World Wide Web Vocabulary

By Deborah Healey

Here's a handy list of useful vocabulary for the World Wide Web.

Uniform/Universal Resource Locator -- this is the web address that you use, and looks something like or telnet://
A program that you use to look at information on the World Wide Web. Because the information is in a special format, you need a special program - a 'web browser' - to see the information.
A company that makes one of the most popular web browsers, Netscape Navigator. Navigator is free to people in education (teachers, students, administrators, etc.). Many people refer to the browser simply as "Netscape."
To go looking at various websites, not necessarily with a goal in mind, but seeing lots of interesting places.
HyperText Markup Language - the way text files are coded on the web so that they aren't completely ugly. All text on the web starts out as very plain text, then has HTML codes like <B> for boldface, <I> for italics, <P> for new paragraph, etc. added to make it look nicer.
HyperText Transport Protocol - the underlying instructions used by the web browser to send and receive information. HTTP is like the rules rather than the content.
File Transfer Protocol - this is a way to send programs, not just text, between computers. There are many computers around the world that are set up as "anonymous FTP servers," which means that they make the files they have available to anyone who wants them. They're called 'anonymous' because you type "Anonymous" as your login name, with your regular email name as your password. You can use an ftp server over the web, which can make getting files pretty easy. FTP server URLs start with ftp:// rather than http://
Telnet is a program that lets you log into another computer, perhaps one that is thousands of miles away, and run programs there. You can use Telnet to go places like SchMOOze, though it's not the easiest way to communicate there. Telnet is not easy to use, because most telnet servers run Unix - not a very 'friendly' operating system.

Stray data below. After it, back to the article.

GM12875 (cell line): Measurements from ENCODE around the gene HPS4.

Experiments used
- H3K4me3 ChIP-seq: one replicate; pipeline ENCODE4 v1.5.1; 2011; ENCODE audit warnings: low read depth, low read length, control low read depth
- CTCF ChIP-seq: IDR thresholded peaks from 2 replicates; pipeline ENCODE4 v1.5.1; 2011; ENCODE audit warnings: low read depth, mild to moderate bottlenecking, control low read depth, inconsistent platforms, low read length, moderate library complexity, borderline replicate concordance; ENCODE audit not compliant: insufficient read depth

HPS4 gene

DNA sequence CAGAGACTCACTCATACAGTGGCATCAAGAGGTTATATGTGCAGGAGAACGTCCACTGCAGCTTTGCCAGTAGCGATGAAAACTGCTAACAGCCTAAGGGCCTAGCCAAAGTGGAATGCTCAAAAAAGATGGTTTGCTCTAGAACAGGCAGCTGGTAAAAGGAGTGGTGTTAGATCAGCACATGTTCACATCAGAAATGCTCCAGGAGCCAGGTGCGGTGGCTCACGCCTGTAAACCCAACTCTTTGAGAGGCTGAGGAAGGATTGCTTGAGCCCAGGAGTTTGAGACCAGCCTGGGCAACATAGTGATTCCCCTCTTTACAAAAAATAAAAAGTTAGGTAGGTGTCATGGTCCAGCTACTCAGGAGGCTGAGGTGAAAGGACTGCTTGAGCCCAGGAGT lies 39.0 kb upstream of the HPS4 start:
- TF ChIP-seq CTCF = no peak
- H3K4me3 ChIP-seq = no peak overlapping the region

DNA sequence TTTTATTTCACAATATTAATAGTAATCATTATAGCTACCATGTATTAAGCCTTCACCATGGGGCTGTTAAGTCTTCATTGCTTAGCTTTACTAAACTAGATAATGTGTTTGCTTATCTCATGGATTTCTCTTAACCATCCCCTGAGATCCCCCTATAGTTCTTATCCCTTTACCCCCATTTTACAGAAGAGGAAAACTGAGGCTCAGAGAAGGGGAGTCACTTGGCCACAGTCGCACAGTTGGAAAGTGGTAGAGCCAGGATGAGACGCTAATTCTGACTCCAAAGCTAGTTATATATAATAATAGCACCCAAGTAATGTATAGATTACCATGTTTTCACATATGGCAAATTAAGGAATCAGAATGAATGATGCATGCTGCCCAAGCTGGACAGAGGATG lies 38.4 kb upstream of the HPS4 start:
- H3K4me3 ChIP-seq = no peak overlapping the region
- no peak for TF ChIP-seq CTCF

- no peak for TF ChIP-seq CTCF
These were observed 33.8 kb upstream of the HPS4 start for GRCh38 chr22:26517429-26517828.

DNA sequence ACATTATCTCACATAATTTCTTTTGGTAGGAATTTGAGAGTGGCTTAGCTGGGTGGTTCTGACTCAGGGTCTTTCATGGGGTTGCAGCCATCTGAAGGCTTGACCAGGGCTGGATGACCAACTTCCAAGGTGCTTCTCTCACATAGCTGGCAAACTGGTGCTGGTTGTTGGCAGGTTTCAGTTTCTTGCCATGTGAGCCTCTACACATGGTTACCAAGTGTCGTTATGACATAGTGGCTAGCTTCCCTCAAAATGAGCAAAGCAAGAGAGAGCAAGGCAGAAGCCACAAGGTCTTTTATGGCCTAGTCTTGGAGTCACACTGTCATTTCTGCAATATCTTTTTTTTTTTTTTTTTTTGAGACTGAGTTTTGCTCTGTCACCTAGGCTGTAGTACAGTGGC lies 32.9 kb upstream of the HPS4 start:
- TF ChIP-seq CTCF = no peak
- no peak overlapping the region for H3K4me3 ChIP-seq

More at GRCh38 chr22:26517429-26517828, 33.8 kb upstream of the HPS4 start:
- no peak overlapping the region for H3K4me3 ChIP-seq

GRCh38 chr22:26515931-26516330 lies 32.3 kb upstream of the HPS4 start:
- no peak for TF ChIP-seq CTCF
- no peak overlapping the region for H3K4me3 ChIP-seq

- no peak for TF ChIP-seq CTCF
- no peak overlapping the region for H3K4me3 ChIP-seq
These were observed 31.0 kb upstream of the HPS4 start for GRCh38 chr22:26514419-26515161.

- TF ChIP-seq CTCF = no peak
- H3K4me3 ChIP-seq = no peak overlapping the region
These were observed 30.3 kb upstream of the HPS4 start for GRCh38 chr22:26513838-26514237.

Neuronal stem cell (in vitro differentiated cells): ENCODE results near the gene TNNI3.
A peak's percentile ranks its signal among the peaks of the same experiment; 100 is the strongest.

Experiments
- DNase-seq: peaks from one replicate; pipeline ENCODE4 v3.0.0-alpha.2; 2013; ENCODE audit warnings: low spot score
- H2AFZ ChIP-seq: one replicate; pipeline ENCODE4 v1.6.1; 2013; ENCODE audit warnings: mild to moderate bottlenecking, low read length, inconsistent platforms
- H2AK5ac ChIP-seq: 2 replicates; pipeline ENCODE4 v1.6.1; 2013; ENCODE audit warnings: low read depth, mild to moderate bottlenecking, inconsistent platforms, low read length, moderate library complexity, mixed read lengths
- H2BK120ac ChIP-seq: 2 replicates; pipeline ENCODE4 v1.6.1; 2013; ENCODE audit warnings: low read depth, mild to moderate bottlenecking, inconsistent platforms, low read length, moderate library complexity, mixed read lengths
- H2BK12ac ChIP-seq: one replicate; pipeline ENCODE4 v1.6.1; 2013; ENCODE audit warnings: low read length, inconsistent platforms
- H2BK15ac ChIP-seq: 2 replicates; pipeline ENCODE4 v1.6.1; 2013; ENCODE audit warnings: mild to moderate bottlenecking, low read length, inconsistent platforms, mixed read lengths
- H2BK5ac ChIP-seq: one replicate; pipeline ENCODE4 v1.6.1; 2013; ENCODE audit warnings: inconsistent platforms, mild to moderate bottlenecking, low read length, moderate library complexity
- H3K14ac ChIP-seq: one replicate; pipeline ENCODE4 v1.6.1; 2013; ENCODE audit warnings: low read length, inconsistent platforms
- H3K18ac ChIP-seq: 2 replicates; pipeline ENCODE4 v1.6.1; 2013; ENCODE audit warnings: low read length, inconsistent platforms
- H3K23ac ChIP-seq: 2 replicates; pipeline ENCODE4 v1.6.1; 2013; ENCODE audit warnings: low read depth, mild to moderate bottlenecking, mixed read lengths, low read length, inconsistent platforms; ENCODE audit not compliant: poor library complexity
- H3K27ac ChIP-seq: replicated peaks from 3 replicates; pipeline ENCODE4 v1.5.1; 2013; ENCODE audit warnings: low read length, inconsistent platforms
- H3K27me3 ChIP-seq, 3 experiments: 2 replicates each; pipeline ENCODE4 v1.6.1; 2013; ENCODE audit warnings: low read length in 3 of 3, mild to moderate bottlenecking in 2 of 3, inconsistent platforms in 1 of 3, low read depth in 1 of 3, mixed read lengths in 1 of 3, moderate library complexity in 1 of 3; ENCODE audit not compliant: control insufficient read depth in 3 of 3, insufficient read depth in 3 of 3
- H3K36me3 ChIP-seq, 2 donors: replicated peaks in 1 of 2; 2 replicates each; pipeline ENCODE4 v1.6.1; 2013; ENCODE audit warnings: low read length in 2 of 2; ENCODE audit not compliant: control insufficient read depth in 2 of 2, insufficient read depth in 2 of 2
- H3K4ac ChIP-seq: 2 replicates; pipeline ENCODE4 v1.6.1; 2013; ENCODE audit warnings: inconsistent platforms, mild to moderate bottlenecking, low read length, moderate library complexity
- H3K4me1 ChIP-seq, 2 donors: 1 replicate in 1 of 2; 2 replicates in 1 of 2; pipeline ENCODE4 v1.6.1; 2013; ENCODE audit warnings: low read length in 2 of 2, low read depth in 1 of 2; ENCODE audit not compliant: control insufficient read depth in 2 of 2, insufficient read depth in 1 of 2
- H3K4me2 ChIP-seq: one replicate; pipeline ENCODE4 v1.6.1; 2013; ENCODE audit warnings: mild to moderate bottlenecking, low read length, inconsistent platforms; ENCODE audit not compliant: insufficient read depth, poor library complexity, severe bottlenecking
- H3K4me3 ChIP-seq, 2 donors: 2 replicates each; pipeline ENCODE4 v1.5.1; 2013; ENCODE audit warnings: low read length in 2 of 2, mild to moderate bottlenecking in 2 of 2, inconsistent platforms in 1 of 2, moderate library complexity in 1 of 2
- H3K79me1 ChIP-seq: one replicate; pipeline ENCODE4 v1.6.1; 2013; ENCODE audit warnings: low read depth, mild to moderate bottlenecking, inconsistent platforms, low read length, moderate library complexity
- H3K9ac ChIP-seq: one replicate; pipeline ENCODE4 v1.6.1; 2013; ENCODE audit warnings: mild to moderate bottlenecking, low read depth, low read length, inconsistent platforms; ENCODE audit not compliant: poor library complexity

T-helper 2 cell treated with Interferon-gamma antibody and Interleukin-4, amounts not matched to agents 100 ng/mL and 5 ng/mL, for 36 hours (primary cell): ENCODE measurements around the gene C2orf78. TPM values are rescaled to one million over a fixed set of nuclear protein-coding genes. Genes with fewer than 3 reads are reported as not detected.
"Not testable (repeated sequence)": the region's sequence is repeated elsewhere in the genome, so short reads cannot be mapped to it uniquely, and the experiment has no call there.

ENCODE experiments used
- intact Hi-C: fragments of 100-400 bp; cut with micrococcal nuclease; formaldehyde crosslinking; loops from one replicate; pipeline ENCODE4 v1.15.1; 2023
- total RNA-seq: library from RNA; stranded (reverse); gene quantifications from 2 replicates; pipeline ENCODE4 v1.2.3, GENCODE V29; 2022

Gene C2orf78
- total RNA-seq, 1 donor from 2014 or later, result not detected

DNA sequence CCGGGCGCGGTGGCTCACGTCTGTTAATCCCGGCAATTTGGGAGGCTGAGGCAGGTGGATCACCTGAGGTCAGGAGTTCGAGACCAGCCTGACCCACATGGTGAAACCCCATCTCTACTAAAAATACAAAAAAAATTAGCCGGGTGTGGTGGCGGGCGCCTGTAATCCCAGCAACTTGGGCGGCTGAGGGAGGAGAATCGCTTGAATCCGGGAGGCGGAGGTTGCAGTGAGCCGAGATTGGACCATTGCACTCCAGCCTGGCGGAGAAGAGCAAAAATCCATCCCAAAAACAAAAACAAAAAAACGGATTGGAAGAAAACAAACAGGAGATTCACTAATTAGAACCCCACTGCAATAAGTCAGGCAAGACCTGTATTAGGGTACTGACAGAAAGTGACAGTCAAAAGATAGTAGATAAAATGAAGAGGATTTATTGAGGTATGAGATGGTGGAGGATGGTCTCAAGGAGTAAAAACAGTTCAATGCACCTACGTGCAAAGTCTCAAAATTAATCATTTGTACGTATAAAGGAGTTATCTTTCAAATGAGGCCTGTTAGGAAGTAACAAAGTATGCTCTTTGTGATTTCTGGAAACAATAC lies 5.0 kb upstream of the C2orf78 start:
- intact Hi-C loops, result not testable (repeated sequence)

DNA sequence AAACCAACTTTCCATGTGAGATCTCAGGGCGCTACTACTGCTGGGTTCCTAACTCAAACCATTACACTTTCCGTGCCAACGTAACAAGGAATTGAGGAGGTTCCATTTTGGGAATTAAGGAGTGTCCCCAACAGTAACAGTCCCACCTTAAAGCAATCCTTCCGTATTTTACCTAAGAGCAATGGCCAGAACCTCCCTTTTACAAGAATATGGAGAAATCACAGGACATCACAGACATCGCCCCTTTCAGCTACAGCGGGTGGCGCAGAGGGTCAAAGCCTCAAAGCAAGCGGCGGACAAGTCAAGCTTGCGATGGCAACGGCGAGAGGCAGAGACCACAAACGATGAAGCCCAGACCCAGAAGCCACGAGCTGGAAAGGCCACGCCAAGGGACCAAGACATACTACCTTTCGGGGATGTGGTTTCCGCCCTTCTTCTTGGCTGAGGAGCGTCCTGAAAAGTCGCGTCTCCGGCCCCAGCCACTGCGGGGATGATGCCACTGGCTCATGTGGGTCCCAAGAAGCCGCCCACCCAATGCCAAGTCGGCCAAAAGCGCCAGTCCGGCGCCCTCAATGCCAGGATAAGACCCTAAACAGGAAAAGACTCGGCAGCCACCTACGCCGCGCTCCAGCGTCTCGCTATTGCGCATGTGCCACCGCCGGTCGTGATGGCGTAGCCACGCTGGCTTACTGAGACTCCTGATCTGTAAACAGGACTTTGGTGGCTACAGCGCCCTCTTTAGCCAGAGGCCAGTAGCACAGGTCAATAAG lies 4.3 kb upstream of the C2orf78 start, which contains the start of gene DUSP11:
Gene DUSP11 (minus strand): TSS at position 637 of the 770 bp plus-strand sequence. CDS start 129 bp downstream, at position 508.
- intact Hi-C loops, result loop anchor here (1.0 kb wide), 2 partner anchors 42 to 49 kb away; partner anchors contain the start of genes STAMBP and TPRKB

This is an earlier way to share information on the Internet, and it has only text files. There is a network of gopher servers around the world, still, with lots of files. You can get to gopher through the Web, too. A gopher URL starts with gopher://
Open Location
This lets you type a URL to go to a web page. In the later versions of the browsers, you don't need to type the http:// part of the address; the browser will guess that it's what you want. If the address is in the form, you can just type NAME and it will put in the rest.
Open File
You don't need to be on the web to look at web pages. You can choose Save As... from the File menu when you're in Netscape and save a page to your disk in "Source" format. Once it's on your disk, you can choose Open File from the File menu in Netscape to see the web page without being connected to the Internet. See my tech tip about this at
These are links to websites that you want to find more easily. When you find a website you like that you want to keep, in Netscape, you choose Add Bookmarks from the Bookmarks menu; in Internet Explorer, you'll Add a Favorite.
Search Engine
The power of the web is in its information, but there's too much there for anyone to read through it all. You need to use a "search engine" to find what you're looking for. There are many search engines, but the most popular ones are Alta Vista, Infoseek, Excite, Yahoo, and Magellan. They all index a lot of the same places, but they also each have sites that the others don't. You'll need to try several to see which is best for you. One way to get a good comparison of the search engines is with a "meta-search engine" (see below).

A special note is needed for -- this is a search engine that looks for programs that you can download from the Internet. These programs are not commercial ones like Microsoft Word, but rather smaller programs that often do useful and interesting things. The MOO and Chat clients I've asked you to download you can find by using and searching for "MOO" or "Chat."

Meta-search engine
Metacrawler ( and Dogpile ( are two common examples. A meta-search engine searches a whole series of search engines for you and presents the results. It's an easy way to see if one of the search engines works better for what you need than others.

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Updated 11/9/97 by D.Healey,